Hastings Leader - 2021-07-21


Storm almost derailed album


Sahiban Hyde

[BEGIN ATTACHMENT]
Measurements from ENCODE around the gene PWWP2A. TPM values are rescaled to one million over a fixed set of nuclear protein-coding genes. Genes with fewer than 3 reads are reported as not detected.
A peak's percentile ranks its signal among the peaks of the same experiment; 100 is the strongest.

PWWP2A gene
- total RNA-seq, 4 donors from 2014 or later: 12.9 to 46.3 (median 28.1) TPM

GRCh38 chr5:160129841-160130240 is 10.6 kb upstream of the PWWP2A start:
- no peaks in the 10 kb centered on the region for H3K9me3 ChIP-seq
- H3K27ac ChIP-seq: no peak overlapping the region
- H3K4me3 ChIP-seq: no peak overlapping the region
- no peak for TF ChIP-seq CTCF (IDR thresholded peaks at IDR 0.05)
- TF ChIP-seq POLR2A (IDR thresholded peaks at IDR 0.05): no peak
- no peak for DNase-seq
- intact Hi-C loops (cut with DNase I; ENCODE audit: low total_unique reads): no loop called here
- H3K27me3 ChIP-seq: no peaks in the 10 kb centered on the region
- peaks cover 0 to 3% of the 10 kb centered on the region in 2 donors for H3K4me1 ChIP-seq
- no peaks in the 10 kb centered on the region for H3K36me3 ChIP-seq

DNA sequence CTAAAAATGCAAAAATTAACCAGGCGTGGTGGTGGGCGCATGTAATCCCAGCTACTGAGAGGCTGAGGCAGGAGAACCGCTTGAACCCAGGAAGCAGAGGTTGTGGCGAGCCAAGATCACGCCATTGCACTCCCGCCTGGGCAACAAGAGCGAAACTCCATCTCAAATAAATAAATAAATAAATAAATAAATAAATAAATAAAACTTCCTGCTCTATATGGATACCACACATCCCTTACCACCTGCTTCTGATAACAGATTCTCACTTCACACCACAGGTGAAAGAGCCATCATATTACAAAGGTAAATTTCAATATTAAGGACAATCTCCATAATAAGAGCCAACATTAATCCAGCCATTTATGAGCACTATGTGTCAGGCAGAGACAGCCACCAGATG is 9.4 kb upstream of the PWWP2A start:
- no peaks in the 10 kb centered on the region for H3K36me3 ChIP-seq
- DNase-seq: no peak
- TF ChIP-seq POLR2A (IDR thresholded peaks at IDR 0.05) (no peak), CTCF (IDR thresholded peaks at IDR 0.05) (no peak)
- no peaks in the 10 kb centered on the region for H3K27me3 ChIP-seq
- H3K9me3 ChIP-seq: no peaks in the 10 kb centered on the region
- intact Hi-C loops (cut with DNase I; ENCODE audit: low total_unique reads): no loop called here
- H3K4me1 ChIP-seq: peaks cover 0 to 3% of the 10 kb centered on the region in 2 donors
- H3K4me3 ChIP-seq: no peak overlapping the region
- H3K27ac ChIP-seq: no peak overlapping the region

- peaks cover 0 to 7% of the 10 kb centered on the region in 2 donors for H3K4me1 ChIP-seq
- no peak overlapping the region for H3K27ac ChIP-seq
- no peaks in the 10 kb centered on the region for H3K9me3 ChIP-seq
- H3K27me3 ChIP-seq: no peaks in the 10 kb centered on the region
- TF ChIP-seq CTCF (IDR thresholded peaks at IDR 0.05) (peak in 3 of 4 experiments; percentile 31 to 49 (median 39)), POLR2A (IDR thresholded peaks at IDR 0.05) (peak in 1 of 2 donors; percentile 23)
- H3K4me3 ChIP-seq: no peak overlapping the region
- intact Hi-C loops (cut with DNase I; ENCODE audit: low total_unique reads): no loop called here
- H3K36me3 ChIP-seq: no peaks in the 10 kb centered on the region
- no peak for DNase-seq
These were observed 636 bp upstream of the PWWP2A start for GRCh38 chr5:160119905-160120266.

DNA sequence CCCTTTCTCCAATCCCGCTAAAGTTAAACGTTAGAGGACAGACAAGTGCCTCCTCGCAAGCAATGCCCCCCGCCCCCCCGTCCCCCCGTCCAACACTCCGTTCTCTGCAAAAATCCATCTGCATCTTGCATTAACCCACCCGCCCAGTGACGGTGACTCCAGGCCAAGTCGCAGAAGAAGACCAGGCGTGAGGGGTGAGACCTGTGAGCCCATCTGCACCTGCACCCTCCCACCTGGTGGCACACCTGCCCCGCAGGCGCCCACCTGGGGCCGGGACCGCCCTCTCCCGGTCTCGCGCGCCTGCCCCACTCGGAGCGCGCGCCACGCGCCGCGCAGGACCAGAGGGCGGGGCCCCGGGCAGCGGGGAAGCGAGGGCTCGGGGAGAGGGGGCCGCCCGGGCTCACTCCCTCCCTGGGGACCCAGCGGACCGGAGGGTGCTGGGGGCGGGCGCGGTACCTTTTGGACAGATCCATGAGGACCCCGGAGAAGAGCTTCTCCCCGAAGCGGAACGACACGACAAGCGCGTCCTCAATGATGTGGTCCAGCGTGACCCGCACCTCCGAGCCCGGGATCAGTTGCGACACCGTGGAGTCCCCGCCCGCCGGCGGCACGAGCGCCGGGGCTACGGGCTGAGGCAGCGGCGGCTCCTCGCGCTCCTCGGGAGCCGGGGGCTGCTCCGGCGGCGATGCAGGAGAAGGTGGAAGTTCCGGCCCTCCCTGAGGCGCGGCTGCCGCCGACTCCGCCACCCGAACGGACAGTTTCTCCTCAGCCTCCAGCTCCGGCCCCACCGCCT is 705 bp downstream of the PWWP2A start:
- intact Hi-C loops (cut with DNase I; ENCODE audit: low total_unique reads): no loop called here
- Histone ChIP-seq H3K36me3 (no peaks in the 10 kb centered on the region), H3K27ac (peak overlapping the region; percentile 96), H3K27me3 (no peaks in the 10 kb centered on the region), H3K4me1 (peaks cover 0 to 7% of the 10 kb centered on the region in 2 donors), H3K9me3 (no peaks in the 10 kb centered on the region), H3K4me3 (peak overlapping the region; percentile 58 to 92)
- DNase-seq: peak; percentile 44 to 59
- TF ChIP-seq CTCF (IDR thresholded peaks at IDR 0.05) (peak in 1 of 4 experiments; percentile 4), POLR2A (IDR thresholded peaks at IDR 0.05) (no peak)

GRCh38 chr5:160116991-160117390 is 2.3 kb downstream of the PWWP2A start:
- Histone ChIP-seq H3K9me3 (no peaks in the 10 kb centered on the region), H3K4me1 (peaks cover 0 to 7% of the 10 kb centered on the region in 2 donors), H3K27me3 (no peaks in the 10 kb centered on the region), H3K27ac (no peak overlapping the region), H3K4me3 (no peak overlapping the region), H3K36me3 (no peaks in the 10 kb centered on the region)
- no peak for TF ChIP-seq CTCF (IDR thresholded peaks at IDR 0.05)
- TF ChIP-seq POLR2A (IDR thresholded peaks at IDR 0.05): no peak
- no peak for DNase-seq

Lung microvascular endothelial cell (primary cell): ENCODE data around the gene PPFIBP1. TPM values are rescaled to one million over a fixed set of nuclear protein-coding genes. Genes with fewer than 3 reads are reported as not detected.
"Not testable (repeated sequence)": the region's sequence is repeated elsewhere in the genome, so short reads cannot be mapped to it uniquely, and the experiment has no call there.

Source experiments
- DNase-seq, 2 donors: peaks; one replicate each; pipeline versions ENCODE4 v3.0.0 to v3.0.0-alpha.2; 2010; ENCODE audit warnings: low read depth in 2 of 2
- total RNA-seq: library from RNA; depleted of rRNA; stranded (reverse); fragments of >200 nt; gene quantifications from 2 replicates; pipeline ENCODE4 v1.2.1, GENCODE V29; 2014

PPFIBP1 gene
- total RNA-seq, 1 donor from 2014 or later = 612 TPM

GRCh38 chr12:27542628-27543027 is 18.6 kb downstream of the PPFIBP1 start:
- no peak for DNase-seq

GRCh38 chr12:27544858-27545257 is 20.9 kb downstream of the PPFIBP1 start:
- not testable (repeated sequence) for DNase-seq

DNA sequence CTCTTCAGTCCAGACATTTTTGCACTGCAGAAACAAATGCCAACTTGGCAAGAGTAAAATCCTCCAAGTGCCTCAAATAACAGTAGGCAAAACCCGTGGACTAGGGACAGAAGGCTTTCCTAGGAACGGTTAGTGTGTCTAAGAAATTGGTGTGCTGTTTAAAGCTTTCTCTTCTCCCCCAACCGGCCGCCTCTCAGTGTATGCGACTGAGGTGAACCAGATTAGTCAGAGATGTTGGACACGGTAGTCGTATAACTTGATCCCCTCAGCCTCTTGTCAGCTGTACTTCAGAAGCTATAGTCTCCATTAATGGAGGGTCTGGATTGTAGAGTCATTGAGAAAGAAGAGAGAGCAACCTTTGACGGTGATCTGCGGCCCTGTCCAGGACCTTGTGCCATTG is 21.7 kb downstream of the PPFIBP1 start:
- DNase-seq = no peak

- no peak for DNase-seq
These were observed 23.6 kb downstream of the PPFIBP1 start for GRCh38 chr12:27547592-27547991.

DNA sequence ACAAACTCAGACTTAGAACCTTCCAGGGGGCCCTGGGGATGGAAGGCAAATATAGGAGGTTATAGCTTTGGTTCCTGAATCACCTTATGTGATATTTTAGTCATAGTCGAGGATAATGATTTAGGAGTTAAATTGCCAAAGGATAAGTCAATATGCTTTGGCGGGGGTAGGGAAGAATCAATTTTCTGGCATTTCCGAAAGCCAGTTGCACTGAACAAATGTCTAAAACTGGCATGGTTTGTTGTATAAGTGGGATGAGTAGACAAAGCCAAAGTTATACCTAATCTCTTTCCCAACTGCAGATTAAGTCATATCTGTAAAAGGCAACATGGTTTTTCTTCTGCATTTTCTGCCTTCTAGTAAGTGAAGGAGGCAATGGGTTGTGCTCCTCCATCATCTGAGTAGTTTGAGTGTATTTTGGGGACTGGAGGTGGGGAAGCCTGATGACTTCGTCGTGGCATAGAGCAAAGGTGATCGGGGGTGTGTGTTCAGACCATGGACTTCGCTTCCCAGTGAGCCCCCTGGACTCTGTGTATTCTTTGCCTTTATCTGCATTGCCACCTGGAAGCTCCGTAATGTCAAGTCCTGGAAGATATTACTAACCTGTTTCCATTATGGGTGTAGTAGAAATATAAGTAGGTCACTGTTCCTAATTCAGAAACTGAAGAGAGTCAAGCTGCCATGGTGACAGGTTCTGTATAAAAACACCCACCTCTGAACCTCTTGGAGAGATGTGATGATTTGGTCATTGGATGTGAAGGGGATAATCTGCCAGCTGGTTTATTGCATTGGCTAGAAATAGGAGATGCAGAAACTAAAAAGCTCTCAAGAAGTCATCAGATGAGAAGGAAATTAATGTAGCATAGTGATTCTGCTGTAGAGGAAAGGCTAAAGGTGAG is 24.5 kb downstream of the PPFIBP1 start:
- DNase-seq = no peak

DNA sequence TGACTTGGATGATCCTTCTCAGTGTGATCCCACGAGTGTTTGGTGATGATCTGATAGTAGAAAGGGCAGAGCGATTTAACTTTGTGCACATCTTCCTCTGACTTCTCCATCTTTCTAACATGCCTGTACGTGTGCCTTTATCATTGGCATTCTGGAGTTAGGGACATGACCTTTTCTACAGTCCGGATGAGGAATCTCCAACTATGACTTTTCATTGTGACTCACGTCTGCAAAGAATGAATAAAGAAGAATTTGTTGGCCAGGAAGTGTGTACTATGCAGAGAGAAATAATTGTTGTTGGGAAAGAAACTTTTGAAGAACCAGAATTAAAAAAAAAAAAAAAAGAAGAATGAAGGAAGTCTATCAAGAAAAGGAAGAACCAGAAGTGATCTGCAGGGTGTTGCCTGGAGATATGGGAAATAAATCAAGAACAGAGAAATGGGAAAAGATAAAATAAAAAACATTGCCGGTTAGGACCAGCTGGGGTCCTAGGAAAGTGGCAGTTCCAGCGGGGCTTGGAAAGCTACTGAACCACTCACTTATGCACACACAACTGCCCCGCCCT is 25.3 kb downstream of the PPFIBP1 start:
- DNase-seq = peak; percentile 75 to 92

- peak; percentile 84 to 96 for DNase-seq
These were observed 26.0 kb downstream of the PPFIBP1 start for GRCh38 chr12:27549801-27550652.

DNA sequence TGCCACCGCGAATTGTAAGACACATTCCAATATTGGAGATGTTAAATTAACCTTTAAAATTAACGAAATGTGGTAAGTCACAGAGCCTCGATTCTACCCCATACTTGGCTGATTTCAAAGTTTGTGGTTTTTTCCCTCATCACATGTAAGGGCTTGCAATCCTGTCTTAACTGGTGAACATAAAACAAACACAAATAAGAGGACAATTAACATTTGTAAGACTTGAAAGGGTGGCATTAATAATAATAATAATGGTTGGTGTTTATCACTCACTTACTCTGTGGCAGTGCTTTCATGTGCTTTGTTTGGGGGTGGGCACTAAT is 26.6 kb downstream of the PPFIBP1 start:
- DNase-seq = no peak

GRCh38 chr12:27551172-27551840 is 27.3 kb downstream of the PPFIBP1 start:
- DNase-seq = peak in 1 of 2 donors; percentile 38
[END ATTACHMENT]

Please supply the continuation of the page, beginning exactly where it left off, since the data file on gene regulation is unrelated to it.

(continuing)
Wild Hawke’s Bay weather is set to make an appearance in NZ band Fat Freddy’s Drop’s new album — because that’s what it was recorded in. Rather than choosing an Auckland or Wellington studio, the Freddy juggernaut opted to record outside on farm and bush country near Waimarama that is special to them. Typically, it was “chaotic”. Torrential rain, gale force winds, and hot tea and scones were on hand as Wairunga took shape. The album, announced with a NZ tour on Monday, is a showcase of the band digging deep to debut five songs and revisit two classics captured in an outdoor performance sans audience. Wild weather elements play an important creative role. Scott Towers, sax player for the band, said the setting of Wairunga, was a place close to the band members’ hearts. Wairunga is a 280ha sheep and beef farm, just off Waimarama, owned by the Parker family for almost 100 years, and Towers told Hawke’s Bay Today it was a “perfect place to perform music”. “It’s a place etched in our hearts. I first went there when I joined the band back in 2006 and we had just done shows in Black Barn, and we went there to relax,” Towers said. “We were like ‘okay we have done beautiful architecture at the Michael Fowler centre’, and we were casting around for something similar in nature. “We collectively picked Wairunga because it’s quite a unique way to record music, and Johnny and Paulette are quite good friends.” The band members have partied, relaxed between tours and even made a song in honour of Wairunga. “It’s the one place in New Zealand that we have all got a strong collective history with,” he said. “There’s a sense of space and calmness up there, it’s an oasis. For us it was very unhurried and the music reflects that and unfolds gently.” But recording the album wasn’t quite as gentle. “The weather started getting worse as the day progressed, and as we finished it was a full-on storm,” Towers said. “It was chaotic, it added a bit of flavour to the proceedings but we were quite determined to do it in the end.” He said the band gave themselves “a couple of days” to record, but decided to do it all in one afternoon. “We had torrential rain, gale force winds and here was Johnny Parker in his typical cow-cocky way saying ‘ah it won’t rain’. We decided we were here, set up, and ready to play so we played.” He said Wairunga was “pretty reflective” of how the band was feeling on that day. “It’s a perfect place to be performing music when you can’t go overseas, which is what we would normally be doing at this time of the year.” He said every man and his best friend was there to watch them play. “We had partners, crew, even a couple of sheep. It was like a circus really and it was really good fun,” Towers said. “After the recording we had a warm cup of tea, scones and everyone headed back to the their respective homes.” Fat Freddy’s Drop embark on the national Wairunga album release tour in September taking in some of the country’s top venues, starting at the Christchurch Town Hall on the 10th. And while the band won’t be coming to Hawke’s Bay in September, Towers said plans might be afoot for the band to visit the region in summer. The new album will be available on August 20 on digital platforms with limited edition vinyl to follow. The session was recorded by the band’s long-time sound engineer Richard McMenamin of Western Audio. Beat maker and master producer Fitchie aka MU processed and crafted the live Wairunga audio recordings at BAYS studio while Calyx Studio in Berlin nailed the final mastering.


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